Baseball Prospect Journal

Brigham Hill motivated to prove critics wrong

As a draft-eligible sophomore in 2016, Texas A&M right-handed pitcher Brigham Hill had a chance to start his professional career when the Oakland Athletics selected him in the 20th round of the 2016 MLB First-Year Player Draft.

However, Hill passed on the opportunity and returned to College Station, Texas for his junior season in 2017.

“With just the way the season ended last year, I felt like I had something to prove,” said Hill, who went 9-2 with a 2.51 ERA in 2016. “And the draft didn’t work out like I thought it would.”

Just like last year, Hill is drawing attention from professional teams this spring. Baseball America ranks Hill as the 75th-best college prospect in June’s MLB Draft.

“Fortunately, I had the opportunity to go through (the draft process) last year,” Hill said. “The draft will take care of itself, and I’m just focused on competing.”

A 6-foot, 185-pound righty, Hill has a three-pitch mix, featuring a mid-90s fastball, a slider and a changeup. He also has solid command, striking out 99 batters with just 28 walks in 97 innings in 2016.

A talented, undersized pitcher, Hill hopes to improve his defense this spring.

“As easy as it might sound, I want to field my position better,” Hill said. “It’s the little things I want to get better at because it makes a difference.”

Despite Hill’s success as a starter, pro scouts still question if he’s capable of staying in that role in pro baseball due to his size and durability. He underwent Tommy John surgery in high school.

Hill hears the criticism and hopes to prove doubters wrong this spring.

“I play with a chip on my shoulder,” Hill said. “A lot of people say I don’t have the size to be a starting pitcher and it (motivates) me to do better. I just go out there with confidence.”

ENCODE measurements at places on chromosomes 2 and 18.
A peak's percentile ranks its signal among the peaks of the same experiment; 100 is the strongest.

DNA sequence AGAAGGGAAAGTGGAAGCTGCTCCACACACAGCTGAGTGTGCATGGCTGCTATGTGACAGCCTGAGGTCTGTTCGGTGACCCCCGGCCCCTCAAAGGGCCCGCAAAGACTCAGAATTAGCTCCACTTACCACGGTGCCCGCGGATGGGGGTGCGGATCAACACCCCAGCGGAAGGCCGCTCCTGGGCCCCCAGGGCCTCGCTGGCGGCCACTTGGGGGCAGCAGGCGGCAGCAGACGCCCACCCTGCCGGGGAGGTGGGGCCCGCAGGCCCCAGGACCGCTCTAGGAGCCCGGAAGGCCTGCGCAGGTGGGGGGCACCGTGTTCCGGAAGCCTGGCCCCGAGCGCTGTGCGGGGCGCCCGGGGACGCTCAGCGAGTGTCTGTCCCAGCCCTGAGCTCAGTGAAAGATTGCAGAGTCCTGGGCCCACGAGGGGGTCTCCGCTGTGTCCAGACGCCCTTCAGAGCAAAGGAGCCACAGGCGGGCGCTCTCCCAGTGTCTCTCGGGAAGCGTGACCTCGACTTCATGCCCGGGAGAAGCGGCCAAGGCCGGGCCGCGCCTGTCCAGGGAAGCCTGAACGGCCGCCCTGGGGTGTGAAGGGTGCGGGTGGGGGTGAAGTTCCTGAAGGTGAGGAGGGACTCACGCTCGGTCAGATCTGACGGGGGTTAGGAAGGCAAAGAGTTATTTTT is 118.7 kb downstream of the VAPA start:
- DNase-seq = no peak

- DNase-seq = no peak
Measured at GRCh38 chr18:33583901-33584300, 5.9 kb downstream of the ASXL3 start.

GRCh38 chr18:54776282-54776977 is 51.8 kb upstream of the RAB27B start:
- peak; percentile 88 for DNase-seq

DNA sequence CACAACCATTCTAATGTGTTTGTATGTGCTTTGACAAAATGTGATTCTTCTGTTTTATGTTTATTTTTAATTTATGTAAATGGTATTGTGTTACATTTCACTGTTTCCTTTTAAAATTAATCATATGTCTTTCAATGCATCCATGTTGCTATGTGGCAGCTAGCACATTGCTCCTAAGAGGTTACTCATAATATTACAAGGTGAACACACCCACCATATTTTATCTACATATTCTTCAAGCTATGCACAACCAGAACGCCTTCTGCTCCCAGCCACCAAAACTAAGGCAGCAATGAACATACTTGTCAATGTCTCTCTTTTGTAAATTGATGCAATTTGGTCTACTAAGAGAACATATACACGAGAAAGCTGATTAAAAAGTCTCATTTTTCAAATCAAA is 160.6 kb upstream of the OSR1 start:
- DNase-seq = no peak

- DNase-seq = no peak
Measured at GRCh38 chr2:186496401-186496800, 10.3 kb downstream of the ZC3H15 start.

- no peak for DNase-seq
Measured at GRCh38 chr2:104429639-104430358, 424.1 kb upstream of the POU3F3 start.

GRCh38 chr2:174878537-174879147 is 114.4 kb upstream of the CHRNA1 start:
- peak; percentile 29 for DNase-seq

As Texas A&M’s No. 1 starter, Hill is 5-2 with a 2.60 ERA, 52 strikeouts and 13 walks in 45 innings this season.

In seven starts this spring, Hill had a three-game stretch that he allowed 13 runs, compared to zero runs in the other four starts. Hill believes his fastball command is the reason for the difference in results.

“My command hasn’t been where it needs to be and then it doesn’t set up any of my other pitches,” Hill said. “I’ve been falling behind in the count.”

Even with June’s draft approaching, Hill is not worried about his personal performance. Instead, he’s just trying to lead Texas A&M (19-10) deep into the postseason.

“I just want to be a team leader,” Hill said. “We just need to play relax and have fun. We had a meeting the other day, and I told the team that we can’t worry about the results. That will take care of itself. We just need to play easy and relaxed.”

READ: Texas A&M right-hander Corbin Martin hopes for productive season

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